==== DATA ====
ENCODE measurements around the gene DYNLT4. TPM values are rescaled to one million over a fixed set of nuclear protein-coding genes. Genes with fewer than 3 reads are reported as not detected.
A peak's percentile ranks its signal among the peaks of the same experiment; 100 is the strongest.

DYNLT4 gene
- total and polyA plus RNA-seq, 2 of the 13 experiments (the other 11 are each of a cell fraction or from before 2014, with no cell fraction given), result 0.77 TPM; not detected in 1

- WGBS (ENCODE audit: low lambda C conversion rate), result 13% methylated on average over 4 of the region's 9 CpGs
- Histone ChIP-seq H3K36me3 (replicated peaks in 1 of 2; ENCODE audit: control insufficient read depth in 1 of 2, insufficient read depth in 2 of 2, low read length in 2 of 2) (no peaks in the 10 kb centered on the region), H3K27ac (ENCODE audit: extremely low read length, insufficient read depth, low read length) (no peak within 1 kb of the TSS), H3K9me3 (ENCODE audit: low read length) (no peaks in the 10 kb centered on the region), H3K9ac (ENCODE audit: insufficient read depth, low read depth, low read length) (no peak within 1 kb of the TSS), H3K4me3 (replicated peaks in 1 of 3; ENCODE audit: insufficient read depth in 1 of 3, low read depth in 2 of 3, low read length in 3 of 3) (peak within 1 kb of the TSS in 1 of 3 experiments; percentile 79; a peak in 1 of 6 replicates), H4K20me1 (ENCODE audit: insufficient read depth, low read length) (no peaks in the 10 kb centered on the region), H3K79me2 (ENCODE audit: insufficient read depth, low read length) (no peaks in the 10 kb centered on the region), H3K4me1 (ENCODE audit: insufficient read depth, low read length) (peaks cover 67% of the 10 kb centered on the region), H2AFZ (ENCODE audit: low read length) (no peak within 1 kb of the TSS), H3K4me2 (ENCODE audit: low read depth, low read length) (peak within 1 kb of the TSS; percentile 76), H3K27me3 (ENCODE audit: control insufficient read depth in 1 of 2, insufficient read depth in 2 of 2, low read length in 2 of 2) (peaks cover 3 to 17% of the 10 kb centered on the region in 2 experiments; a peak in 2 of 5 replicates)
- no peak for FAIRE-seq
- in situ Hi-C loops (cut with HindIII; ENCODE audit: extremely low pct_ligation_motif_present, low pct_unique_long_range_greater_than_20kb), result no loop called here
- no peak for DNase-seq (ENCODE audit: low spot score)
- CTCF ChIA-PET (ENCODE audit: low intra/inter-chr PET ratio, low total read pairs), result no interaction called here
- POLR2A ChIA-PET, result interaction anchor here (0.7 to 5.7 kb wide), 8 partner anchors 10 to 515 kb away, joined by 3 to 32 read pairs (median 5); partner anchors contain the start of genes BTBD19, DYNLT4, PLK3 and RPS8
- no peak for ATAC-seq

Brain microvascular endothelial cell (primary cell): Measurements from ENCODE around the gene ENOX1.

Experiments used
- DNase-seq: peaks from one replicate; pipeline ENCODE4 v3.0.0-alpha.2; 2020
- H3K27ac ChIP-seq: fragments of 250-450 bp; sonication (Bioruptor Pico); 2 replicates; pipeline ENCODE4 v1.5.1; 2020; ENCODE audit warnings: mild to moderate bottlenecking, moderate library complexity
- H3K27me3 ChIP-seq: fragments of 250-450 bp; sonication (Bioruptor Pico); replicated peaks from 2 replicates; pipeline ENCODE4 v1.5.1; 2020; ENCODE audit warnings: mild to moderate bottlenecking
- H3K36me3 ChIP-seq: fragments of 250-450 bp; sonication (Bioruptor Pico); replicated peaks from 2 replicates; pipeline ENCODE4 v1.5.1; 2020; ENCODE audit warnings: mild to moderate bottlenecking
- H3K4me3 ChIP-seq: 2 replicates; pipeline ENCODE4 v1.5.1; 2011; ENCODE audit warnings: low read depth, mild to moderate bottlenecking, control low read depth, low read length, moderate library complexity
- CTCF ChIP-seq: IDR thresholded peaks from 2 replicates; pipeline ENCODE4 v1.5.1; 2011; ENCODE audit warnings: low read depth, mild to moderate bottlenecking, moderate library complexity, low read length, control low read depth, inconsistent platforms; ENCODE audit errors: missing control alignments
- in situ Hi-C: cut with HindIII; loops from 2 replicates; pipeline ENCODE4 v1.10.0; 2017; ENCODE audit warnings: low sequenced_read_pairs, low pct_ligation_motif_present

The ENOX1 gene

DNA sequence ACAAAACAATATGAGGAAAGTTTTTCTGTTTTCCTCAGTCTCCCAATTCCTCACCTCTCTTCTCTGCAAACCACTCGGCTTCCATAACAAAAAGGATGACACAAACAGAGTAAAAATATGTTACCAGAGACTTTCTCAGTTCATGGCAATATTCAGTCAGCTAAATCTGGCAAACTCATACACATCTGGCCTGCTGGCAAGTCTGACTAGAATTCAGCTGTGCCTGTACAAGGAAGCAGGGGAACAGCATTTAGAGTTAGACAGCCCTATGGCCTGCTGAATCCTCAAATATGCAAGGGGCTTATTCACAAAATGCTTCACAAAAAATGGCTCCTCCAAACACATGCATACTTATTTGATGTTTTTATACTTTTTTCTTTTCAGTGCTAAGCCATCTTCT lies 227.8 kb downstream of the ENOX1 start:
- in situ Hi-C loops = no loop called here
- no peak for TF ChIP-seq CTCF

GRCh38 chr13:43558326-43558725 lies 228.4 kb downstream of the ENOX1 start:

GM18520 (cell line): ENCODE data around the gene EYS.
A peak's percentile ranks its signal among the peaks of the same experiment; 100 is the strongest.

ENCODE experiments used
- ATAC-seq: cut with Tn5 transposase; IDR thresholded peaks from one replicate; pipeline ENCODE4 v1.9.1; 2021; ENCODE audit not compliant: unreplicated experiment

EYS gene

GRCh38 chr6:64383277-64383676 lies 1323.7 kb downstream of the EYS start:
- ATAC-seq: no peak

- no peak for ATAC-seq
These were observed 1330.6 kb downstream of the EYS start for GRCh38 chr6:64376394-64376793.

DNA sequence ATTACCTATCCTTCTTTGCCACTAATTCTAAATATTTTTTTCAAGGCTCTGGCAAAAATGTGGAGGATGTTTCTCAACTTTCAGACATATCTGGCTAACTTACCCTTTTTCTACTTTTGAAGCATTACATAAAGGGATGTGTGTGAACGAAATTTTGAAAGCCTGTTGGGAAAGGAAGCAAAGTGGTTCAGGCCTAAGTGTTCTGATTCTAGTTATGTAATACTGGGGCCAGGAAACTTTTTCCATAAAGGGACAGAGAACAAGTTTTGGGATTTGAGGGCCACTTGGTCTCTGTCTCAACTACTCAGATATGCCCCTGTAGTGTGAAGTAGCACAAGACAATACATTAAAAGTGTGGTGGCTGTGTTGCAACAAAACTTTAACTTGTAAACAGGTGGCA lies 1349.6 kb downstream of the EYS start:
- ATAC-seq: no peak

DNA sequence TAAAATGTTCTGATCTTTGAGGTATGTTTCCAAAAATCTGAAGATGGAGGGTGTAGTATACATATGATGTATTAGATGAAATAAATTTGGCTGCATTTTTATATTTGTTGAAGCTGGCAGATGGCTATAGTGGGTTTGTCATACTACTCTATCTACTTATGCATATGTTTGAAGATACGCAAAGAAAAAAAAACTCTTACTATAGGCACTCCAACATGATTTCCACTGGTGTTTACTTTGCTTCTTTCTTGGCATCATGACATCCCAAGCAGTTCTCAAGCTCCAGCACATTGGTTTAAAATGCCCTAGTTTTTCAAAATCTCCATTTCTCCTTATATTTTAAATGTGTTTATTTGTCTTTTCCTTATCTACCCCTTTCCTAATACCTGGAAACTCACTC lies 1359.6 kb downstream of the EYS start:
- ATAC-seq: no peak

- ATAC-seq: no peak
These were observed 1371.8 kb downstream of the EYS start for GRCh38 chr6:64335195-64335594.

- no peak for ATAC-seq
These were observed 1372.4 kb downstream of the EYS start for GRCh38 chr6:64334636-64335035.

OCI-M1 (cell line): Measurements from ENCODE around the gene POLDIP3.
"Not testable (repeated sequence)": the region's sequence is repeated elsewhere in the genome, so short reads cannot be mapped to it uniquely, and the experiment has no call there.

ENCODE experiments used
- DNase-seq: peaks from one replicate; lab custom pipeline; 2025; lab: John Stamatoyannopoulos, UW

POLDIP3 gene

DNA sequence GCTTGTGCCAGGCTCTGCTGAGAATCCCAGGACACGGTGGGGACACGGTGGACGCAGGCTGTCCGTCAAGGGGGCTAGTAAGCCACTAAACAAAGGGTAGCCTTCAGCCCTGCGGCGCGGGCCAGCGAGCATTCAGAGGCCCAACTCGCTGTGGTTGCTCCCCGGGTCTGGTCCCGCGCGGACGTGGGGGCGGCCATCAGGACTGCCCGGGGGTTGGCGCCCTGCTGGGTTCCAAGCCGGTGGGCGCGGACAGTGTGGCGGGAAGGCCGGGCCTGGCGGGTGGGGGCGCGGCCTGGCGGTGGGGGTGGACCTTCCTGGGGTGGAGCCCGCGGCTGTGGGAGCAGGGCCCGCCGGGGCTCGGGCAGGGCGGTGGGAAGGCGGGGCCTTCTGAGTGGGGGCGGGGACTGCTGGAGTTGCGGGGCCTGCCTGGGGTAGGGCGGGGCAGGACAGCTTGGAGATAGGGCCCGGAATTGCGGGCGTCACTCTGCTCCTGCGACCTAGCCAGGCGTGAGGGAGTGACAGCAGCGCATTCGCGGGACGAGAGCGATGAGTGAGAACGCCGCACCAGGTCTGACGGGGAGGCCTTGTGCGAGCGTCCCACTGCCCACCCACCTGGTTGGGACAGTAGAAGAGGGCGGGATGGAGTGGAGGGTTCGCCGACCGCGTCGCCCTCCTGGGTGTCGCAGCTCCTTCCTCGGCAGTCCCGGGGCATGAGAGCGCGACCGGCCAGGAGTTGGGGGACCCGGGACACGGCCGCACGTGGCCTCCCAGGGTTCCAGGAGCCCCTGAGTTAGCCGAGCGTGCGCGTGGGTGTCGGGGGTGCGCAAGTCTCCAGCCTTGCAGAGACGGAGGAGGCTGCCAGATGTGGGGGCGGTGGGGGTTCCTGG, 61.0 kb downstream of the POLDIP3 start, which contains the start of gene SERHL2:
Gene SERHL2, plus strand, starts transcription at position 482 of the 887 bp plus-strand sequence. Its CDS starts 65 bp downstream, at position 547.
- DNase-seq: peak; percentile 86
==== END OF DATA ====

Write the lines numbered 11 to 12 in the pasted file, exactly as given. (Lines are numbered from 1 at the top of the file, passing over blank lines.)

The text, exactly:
- POLR2A ChIA-PET, result interaction anchor here (0.7 to 5.7 kb wide), 8 partner anchors 10 to 515 kb away, joined by 3 to 32 read pairs (median 5); partner anchors contain the start of genes BTBD19, DYNLT4, PLK3 and RPS8
- no peak for ATAC-seq